Saturday, January 16, 2010

Avoiding Theological Arguments

I thought this brief post at Parchment & Pen offered a good reminder about choosing our theological battles carefully. I found it especially relevant in light of Enns' review of Erosion of Inerrancy. The issue, of course, is that we all have different ideas of what are essentials and non-essentials. Clearly for Greg Beale, his view of inerrancy is an essential. I think it's a good example of how apologetics is too much about proving or defending one's position and not enough about openly examining both the position and the evidence.
The more I study and discuss theology, the more I realize that passionate discussions concerning diversities of positions can quickly grow into the necessity of proving the point regardless of the discussion’s redemptive value.   When disagreements abound, I am increasingly asking the question of how significant it is and is it worth proving the point.  This of course is gauged by what is essential vs. non-essential, as Michael’s post here describes.  As I seek to gain discernment regarding picking my battles, I thought of adopting this modification of the Serenity Prayer as a guide in theological discussions
Lord, grant me the serenity to humbly accept the theological inconsistencies that do not make a difference
The courage to graciously challenge the ones that do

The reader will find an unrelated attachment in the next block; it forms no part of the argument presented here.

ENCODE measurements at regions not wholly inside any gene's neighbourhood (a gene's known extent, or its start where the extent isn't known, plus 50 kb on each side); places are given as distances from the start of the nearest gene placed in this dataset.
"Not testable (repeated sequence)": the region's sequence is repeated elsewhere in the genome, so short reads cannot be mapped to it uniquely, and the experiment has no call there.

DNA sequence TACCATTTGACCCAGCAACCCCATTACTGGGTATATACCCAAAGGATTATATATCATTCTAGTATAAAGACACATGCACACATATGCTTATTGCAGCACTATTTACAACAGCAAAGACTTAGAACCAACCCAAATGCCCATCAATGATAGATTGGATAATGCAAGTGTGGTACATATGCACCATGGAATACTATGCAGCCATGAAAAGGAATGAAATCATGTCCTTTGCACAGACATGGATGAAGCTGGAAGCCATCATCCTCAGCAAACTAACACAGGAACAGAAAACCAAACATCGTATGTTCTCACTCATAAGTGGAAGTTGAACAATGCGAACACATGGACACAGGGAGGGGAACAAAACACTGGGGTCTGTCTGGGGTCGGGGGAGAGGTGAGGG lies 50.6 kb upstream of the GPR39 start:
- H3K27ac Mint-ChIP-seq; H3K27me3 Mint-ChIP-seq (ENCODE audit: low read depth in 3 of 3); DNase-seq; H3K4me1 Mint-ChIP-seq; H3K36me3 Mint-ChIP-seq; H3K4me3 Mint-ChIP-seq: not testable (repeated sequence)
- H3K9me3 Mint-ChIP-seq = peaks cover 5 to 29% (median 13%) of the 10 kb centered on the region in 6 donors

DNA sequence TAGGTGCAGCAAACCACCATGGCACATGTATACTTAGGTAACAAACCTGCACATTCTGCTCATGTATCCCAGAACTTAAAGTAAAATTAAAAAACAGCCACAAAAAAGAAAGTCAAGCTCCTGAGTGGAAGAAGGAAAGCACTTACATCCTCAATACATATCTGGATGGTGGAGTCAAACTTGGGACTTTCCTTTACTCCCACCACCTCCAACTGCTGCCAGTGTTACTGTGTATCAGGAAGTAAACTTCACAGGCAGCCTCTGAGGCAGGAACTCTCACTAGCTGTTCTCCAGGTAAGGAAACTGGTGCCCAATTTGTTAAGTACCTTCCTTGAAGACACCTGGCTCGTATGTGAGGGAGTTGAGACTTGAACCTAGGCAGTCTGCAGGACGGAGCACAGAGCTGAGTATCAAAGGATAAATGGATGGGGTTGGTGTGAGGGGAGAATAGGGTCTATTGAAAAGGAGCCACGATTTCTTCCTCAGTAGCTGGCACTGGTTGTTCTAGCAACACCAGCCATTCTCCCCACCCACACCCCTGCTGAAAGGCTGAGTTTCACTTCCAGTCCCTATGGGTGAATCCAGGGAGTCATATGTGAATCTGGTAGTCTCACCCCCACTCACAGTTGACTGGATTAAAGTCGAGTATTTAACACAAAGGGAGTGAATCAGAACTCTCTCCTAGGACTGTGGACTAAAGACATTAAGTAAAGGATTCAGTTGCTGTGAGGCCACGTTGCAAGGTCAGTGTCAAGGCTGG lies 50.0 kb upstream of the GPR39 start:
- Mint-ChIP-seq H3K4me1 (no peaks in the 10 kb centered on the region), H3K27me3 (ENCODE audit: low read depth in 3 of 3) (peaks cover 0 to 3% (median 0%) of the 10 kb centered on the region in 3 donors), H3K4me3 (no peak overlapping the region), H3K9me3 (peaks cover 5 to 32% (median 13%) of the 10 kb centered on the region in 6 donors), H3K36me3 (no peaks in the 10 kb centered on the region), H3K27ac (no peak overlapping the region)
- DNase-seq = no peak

And the wisdom and knowledge to know the difference
Let’s learn to pick our battles folks.  Like Kenny Rogers said, “you gotta know when to hold em, and know when to fold em”
Update: Lisa has kindly reminded me to give credit where credit was due. The quoted piece above was originally posted on January 16, 2010 at Parchment & Pen as "The Theological Serenity Prayer" written by Lisa Robinson. Accessed via RSS feed on January 16, 2010.


  1. I like this. Actually, I find that when I actually apply this, I end up talking about nuts and bolts. Not about the nuts and bolts of an argument, but about actual nuts and bolts, like, hardware. They hold my life together in a much more immediate way than theological ideas.

    So I really have to just argue for the fun of it. If I'm out to prove a point, or, worse, to correct someone else's, it doesn't do anyone any good. If it's not enhancing my or anyone else's fun, it's time to "walk away" or "run."

  2. Hi Doug,I seriously don't mind that you reposted my article but it would have nice to properly cite it. Just a courtesy =)

  3. Sorry, Lisa. I guess I thought the link was adequate and it was blocked off as a quote. I will update the post with a more complete citation. I don't usually borrow without proper attribution, so thanks for bringing it to my attention. It was ignorance, not ill intent. I enjoyed your post. Are there guidelines somewhere for what a proper citation would look like?